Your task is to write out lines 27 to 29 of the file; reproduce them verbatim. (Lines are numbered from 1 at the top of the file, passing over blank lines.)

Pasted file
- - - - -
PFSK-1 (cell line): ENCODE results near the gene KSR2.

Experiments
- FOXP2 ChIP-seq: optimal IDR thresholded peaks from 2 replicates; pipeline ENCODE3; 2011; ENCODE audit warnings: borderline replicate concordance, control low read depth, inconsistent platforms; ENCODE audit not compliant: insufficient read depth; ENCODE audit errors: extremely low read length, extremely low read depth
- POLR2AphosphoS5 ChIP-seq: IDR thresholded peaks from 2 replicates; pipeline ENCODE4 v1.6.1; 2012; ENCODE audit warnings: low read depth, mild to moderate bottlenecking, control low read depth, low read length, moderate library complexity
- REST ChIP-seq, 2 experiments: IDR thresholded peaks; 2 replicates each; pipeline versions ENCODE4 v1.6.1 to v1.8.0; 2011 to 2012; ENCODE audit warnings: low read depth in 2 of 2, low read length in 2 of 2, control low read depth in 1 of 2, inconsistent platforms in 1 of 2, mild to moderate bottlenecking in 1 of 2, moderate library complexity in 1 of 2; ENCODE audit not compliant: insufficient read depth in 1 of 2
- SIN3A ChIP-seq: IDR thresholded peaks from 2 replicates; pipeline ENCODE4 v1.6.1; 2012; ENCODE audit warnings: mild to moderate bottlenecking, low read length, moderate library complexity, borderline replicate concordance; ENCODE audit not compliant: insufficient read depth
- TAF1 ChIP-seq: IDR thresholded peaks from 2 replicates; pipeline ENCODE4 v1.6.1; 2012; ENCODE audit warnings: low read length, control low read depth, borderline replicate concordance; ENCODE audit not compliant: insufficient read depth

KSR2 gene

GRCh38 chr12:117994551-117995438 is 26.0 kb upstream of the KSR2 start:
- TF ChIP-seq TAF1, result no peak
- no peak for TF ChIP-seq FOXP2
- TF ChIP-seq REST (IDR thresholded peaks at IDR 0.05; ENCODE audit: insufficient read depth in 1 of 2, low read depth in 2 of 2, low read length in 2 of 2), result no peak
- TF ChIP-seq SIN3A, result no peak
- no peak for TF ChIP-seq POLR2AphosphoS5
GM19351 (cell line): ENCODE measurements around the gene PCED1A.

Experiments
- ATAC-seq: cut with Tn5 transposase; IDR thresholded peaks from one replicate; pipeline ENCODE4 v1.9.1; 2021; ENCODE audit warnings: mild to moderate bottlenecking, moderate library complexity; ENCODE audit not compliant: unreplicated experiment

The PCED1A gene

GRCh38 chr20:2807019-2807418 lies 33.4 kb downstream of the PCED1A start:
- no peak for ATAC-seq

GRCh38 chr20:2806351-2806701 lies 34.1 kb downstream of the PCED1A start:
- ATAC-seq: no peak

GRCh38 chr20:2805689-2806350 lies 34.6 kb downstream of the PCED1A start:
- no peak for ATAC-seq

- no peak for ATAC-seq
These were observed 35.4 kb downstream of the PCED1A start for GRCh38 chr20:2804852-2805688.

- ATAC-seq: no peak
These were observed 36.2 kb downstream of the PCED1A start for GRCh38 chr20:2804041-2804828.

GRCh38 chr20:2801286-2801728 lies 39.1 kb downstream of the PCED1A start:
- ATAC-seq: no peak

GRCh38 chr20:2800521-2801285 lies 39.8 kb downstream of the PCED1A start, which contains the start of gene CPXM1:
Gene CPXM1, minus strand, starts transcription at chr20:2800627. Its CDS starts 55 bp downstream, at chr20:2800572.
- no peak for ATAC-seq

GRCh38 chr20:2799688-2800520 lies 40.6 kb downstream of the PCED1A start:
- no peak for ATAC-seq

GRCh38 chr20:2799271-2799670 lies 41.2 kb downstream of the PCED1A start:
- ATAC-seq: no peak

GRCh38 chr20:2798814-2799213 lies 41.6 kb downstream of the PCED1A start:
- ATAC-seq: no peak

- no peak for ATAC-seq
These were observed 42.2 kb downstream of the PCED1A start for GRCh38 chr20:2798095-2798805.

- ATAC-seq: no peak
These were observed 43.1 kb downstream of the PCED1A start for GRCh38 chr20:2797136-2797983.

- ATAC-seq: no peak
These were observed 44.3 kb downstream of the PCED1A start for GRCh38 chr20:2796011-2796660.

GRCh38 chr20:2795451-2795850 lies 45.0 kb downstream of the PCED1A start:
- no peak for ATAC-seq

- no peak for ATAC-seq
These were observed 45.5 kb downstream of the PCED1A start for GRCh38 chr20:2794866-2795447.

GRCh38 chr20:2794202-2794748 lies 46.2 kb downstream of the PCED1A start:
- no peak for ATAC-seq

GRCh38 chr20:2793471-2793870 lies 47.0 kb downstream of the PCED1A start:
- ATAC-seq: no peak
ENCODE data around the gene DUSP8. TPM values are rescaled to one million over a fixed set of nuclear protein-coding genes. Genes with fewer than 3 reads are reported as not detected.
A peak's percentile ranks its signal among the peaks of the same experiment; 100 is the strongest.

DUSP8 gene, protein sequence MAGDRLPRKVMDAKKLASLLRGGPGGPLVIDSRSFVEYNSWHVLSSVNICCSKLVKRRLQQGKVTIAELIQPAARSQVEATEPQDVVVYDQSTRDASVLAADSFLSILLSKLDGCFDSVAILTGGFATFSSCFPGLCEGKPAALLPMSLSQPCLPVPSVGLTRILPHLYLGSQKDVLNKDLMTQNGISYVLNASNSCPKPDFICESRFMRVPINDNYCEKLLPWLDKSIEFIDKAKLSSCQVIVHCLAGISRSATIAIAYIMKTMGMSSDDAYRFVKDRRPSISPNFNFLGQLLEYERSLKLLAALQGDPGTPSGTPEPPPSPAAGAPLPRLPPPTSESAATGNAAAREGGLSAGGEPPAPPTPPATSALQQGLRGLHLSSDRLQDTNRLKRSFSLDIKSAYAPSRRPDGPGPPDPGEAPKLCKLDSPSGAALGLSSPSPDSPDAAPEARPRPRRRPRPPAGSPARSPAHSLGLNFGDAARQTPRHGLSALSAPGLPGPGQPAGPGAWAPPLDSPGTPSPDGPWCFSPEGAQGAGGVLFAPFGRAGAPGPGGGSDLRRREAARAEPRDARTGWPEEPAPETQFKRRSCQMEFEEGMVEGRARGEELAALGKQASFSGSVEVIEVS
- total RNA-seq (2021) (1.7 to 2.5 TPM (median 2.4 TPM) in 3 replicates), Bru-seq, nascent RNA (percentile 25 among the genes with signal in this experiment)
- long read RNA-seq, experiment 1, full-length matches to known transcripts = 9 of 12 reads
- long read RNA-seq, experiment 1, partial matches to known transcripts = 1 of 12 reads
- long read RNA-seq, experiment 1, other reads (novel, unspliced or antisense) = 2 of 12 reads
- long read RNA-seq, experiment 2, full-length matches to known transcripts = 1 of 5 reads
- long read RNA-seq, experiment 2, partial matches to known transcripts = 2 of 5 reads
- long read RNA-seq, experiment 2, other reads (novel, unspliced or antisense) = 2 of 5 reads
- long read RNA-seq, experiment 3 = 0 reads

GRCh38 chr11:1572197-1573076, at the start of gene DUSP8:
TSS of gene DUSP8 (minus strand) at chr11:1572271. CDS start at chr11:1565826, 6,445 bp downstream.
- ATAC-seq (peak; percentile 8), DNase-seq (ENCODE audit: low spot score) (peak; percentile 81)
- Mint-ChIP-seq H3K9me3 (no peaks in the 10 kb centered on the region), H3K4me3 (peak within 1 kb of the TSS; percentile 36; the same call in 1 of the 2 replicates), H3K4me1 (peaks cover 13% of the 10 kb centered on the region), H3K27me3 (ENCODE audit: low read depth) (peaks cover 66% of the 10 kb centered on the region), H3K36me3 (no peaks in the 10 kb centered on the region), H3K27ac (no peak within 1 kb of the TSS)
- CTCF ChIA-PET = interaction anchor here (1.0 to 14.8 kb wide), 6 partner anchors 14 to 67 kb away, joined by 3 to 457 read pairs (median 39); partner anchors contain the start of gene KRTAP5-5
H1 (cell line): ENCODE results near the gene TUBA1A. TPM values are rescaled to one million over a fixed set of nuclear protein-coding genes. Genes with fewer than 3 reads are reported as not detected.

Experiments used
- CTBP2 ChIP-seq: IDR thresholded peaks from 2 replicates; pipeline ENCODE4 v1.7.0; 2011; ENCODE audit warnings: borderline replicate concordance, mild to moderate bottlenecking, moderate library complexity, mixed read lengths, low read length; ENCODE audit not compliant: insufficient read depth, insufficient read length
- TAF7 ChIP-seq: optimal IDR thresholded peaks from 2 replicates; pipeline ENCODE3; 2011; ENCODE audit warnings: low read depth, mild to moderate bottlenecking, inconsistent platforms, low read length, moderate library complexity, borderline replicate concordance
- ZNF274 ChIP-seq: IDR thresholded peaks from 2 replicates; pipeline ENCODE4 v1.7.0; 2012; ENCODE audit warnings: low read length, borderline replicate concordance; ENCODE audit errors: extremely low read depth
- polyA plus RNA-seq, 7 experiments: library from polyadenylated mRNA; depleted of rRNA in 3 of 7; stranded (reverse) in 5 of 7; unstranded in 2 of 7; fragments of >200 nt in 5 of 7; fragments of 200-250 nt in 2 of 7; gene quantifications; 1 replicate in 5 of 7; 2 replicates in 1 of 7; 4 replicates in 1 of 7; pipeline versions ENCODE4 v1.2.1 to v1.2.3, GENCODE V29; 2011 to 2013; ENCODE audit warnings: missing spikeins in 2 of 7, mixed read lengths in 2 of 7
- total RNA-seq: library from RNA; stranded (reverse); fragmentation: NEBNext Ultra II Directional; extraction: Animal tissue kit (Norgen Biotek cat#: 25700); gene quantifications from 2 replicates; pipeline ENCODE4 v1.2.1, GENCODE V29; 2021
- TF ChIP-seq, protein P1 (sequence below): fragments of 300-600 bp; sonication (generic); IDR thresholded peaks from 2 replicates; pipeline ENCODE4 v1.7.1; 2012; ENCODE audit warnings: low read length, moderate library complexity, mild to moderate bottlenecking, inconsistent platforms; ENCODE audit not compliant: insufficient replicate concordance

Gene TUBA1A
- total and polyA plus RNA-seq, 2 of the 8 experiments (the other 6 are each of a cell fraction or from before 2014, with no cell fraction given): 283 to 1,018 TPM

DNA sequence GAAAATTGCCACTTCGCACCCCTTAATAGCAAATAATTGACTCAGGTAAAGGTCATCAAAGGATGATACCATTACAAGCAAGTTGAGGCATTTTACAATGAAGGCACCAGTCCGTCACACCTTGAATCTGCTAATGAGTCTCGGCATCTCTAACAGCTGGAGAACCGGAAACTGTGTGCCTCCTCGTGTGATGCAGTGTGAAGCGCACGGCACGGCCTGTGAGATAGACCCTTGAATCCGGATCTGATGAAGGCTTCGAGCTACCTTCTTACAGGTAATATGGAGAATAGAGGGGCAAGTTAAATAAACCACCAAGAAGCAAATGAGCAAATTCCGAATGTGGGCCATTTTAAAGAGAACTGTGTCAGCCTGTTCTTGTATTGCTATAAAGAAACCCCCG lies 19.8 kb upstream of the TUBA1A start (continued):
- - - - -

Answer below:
- ATAC-seq: no peak
These were observed 36.2 kb downstream of the PCED1A start for GRCh38 chr20:2804041-2804828.

GRCh38 chr20:2801286-2801728 lies 39.1 kb downstream of the PCED1A start: